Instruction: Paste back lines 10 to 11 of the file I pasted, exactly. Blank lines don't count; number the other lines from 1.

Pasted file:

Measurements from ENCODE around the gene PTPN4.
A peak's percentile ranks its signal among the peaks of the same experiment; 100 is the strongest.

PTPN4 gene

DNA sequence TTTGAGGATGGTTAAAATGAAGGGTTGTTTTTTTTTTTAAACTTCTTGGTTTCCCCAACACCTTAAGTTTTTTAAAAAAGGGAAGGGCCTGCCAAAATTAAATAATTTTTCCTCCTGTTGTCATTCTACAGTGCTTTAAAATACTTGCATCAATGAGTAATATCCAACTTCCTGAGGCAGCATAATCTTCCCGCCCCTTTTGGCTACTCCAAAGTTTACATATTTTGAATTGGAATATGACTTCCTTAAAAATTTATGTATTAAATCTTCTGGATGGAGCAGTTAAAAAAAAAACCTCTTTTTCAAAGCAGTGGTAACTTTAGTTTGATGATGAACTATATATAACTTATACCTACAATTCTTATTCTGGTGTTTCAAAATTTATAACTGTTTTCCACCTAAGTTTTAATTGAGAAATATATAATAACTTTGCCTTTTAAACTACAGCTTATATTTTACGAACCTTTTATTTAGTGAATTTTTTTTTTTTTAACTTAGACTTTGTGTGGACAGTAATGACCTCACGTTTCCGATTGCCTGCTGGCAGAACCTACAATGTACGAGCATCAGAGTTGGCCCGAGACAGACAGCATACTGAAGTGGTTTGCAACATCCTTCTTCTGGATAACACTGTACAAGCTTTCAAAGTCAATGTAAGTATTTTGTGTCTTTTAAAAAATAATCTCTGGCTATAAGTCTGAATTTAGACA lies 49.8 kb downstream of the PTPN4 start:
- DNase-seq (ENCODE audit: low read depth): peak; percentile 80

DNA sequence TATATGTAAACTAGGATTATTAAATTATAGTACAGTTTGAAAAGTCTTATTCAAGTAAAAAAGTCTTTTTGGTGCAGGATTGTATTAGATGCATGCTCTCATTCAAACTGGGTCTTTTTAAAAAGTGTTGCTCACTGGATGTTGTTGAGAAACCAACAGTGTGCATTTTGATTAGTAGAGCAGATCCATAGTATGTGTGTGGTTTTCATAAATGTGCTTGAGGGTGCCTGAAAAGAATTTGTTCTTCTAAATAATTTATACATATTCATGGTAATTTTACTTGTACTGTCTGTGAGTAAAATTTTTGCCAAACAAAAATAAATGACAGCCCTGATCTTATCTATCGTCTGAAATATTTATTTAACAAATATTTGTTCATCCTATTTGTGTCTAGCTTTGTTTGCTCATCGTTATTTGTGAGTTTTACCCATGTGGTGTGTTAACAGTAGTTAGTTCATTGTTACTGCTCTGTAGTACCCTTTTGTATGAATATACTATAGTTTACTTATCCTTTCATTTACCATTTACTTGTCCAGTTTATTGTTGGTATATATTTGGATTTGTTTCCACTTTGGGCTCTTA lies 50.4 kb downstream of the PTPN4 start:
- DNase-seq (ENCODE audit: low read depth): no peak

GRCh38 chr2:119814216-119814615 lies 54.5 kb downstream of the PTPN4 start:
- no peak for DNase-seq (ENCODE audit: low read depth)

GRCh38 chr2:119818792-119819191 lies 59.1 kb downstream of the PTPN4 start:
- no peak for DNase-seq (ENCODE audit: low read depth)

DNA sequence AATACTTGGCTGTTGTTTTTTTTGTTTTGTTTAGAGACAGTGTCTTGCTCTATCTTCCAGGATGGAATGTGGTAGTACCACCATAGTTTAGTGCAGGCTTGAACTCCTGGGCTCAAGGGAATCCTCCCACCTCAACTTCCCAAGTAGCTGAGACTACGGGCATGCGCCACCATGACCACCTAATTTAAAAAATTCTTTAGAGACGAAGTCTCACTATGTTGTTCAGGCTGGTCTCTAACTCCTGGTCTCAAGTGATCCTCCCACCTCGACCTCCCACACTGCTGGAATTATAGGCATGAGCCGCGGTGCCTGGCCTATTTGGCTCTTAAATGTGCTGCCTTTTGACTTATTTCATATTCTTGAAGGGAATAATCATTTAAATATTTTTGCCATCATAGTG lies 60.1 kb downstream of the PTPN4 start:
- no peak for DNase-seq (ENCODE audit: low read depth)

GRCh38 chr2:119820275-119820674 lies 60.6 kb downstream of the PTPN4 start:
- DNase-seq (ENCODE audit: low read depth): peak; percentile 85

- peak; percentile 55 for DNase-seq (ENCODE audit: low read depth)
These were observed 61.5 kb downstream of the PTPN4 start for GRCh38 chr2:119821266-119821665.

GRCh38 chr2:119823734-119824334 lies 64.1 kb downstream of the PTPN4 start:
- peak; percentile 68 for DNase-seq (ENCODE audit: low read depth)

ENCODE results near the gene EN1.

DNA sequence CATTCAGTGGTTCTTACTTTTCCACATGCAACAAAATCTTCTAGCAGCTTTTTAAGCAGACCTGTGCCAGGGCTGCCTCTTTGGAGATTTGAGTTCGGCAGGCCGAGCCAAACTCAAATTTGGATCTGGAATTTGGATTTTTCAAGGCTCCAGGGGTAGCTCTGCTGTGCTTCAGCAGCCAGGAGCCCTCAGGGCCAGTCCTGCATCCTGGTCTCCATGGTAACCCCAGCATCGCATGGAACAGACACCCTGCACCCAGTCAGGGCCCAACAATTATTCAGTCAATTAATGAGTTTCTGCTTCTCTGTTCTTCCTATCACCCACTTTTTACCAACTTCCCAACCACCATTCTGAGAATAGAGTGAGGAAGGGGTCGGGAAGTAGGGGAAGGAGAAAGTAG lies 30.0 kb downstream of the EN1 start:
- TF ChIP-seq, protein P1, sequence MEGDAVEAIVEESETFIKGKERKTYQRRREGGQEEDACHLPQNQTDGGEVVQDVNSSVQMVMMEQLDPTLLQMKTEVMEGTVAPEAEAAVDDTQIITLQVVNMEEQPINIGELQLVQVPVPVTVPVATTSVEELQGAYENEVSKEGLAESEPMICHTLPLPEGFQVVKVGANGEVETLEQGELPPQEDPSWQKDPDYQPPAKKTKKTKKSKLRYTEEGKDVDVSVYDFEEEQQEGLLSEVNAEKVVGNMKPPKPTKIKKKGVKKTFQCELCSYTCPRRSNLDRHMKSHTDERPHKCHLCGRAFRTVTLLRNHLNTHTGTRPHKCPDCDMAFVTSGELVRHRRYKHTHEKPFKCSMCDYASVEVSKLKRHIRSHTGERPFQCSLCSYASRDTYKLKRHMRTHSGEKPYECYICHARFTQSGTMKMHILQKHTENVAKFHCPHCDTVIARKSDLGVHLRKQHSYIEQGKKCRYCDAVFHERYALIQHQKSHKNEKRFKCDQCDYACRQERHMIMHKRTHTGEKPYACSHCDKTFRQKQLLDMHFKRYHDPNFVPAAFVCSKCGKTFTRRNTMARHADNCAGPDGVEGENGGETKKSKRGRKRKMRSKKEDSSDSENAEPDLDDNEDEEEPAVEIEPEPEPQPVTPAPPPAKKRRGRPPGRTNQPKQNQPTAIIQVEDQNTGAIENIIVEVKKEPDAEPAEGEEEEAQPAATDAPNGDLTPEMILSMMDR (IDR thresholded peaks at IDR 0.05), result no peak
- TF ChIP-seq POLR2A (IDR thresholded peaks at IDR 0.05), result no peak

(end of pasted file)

GRCh38 chr2:119818792-119819191 lies 59.1 kb downstream of the PTPN4 start:
- no peak for DNase-seq (ENCODE audit: low read depth)